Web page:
Juhu Thukral is the Director of Law and Advocacy at The Opportunity Agenda. She has been an advocate for the rights of low-income and immigrant women in the areas of sexual health and rights, gender-based violence, economic security, and criminal justice for 20 years. Prior to joining The Opportunity Agenda, Ms. Thukral was the founder and Director of the Sex Workers Project at the Urban Justice Center in New York City. She founded the Sex Workers Project in 2001, after recognizing the strong need for an organization that protects the legal rights of sex workers, many of whom are low-income and immigrant women of color. Ms. Thukral envisioned and developed the SWP’s legal and programmatic initiatives around sex work and human rights, trafficking in persons, and economic security. She also raised the funding for the project and managed its partnerships with a diverse array of collaborating organizations.

Location

New York, NY 10012
United States
40° 43' 33.1248" N, 73° 59' 52.5552" W

HUMAN RIGHTS FORUM: Human Rights, Gender Identity and Sexual Orientation in Serbia

By Jelena Prosevski* 

“…capabilities to choose a life one has a reason to value”, Amartya Sen

Just two months ago the Pride Parade in Serbia was followed by a riot of protesters who attacked the police and demolished downtown Belgrade.  By the time the rioting started, according to the reports from Belgrade, the majority of the Parade participants had already been in the safety of their homes, at times even driven there by the police in order to ensure safety. Among those who were unfortunately injured were primarily police force members.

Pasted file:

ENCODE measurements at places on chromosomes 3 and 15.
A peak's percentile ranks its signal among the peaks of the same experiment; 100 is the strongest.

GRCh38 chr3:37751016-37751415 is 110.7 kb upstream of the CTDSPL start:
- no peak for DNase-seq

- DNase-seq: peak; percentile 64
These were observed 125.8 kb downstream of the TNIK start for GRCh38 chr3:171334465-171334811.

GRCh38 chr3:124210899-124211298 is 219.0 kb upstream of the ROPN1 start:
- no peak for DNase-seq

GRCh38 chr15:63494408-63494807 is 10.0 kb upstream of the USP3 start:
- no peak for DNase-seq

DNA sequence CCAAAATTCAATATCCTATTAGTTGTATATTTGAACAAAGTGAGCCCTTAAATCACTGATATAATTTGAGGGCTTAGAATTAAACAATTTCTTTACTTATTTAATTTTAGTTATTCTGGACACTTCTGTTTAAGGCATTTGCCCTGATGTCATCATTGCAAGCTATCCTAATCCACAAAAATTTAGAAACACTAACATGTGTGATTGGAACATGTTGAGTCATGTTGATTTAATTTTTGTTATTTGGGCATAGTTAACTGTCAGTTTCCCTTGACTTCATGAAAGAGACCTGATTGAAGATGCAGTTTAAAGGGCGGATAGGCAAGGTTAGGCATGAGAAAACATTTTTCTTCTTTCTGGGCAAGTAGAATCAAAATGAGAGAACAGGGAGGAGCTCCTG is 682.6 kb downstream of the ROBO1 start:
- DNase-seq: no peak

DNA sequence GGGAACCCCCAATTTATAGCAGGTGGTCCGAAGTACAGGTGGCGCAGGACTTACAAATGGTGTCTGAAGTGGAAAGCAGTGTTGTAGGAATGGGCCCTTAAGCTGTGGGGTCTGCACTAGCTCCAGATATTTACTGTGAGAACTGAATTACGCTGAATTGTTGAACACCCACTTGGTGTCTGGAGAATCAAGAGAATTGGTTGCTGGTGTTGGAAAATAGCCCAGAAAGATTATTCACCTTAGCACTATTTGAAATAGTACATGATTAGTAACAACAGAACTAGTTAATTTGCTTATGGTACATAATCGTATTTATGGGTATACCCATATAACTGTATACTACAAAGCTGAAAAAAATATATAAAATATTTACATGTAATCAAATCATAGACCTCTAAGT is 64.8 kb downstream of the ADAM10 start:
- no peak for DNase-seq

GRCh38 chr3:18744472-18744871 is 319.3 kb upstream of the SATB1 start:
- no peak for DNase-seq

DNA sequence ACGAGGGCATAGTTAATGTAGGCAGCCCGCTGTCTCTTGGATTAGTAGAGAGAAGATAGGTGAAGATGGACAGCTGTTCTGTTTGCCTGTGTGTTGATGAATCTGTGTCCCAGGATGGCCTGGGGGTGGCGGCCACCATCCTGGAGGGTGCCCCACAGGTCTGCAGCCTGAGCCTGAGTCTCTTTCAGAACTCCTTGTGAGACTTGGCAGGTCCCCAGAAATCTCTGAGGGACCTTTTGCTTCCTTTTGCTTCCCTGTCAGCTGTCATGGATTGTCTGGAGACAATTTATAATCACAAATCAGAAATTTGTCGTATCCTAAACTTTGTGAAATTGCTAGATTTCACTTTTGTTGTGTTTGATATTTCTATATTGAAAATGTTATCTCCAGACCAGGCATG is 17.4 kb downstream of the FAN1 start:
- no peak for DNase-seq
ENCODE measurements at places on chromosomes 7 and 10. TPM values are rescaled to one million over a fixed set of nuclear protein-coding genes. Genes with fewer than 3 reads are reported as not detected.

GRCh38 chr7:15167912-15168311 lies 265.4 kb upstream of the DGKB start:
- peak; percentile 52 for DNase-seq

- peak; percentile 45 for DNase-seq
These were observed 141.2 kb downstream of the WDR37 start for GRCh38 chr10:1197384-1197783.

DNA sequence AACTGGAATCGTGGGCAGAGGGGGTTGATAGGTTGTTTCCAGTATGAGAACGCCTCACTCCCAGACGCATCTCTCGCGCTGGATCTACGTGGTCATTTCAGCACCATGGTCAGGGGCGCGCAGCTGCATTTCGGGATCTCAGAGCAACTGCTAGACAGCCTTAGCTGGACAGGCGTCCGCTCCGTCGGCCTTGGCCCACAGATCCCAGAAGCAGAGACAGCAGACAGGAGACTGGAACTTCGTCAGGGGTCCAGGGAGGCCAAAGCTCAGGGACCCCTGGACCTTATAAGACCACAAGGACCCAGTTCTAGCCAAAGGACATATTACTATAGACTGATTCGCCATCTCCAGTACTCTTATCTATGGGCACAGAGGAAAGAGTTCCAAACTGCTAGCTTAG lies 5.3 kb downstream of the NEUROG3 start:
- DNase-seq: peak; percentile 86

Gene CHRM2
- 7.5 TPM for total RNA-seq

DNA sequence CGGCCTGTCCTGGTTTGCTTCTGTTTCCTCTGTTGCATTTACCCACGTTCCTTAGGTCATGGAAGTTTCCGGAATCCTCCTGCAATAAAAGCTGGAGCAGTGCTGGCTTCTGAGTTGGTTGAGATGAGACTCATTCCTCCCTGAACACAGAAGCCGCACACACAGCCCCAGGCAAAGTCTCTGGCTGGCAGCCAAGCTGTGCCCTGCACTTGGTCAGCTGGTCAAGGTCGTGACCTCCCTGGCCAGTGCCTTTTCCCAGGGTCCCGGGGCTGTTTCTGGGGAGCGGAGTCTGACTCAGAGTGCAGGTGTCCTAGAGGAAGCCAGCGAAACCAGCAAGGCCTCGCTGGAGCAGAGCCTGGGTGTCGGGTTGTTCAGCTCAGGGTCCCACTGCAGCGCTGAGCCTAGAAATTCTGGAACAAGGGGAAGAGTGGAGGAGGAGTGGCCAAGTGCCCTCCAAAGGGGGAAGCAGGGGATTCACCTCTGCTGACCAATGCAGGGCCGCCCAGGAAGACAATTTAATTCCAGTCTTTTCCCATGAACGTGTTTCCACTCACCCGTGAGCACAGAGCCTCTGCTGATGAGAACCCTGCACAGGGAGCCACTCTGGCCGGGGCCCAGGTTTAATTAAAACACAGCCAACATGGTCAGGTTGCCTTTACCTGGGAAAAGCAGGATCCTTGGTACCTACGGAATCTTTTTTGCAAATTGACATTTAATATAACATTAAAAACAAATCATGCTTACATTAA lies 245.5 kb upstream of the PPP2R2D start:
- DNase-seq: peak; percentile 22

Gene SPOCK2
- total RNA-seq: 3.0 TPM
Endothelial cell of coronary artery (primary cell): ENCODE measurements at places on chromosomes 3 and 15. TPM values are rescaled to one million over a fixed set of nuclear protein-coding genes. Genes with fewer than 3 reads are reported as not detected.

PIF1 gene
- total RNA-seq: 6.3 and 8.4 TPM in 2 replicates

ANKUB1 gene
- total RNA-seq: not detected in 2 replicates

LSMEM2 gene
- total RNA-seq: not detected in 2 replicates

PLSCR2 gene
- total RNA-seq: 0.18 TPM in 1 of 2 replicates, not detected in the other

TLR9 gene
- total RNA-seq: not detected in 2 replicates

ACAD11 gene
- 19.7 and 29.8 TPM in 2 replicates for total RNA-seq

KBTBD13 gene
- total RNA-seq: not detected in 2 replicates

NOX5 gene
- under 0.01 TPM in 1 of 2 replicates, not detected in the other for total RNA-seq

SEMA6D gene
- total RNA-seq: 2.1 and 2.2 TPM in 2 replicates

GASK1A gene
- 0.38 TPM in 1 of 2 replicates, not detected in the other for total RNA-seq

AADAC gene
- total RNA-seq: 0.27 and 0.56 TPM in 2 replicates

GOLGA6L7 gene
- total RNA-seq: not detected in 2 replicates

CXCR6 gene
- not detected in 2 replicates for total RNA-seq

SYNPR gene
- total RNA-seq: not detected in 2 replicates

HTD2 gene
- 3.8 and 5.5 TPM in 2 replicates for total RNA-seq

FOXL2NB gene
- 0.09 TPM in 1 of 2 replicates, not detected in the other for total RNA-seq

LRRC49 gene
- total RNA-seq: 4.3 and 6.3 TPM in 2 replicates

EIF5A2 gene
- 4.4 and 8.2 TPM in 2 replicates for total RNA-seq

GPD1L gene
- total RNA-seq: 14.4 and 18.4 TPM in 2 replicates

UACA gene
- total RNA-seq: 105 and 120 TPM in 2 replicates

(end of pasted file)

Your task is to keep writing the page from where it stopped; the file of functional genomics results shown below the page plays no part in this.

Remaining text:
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From the United Nations Office of the High Commissioner for Human Rights

On September 23, 2010, UN delegates gathered to call for an end to human rights violations directed againg LGBT people.  According to this article, LGBT people may still face criminal sanctions in nearly 80 countries. 

In honor of Human Rights Day, take a moment to view this video of Navi Pillay, UN High Commissioner for Human Rights:


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HUMAN RIGHTS FORUM: Spirituality as a Vehicle for Social Change

By Daniela Jauk*

Considering that I am a sociologist and feminist, you might be surprised when I say a human rights approach to women’s, gender and sexual rights is important because it adds a spiritual component to our global social justice work. We have theoretically and practically moved into an era in which what is means to be a man or a woman have become blurry. A vast body of research has deconstructed the social notion of the male/female dichotomy, demonstrating that there is not enough biological evidence to draw a clear line between the sexes. A variety of transgender and genderqueer experiences as well as fluid sexualities increasingly enrich our societies. Regardless of how we identify or who we are attracted to, we all benefit from expanding recognition of gender and sexual diversity.


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Working at the Intersections: ARC’s Better Together Report

By Kyla Bender-Baird

This afternoon I joined a webinar discussion on the Applied Research Center’s report, Better Together: Research Findings on the Relationship between Racial Justice and LGBT Communities. This report details the work being done at the intersection of sexuality, gender identity, and racial justice. Make no mistake—this work is happening, even if it is not discussed in mainstream media or non-profit discourse. ARC surveyed 41 racial justice groups and 40 LGBT organizations of color. They found four elements of success in working at the intersections of LGBT and racial justice: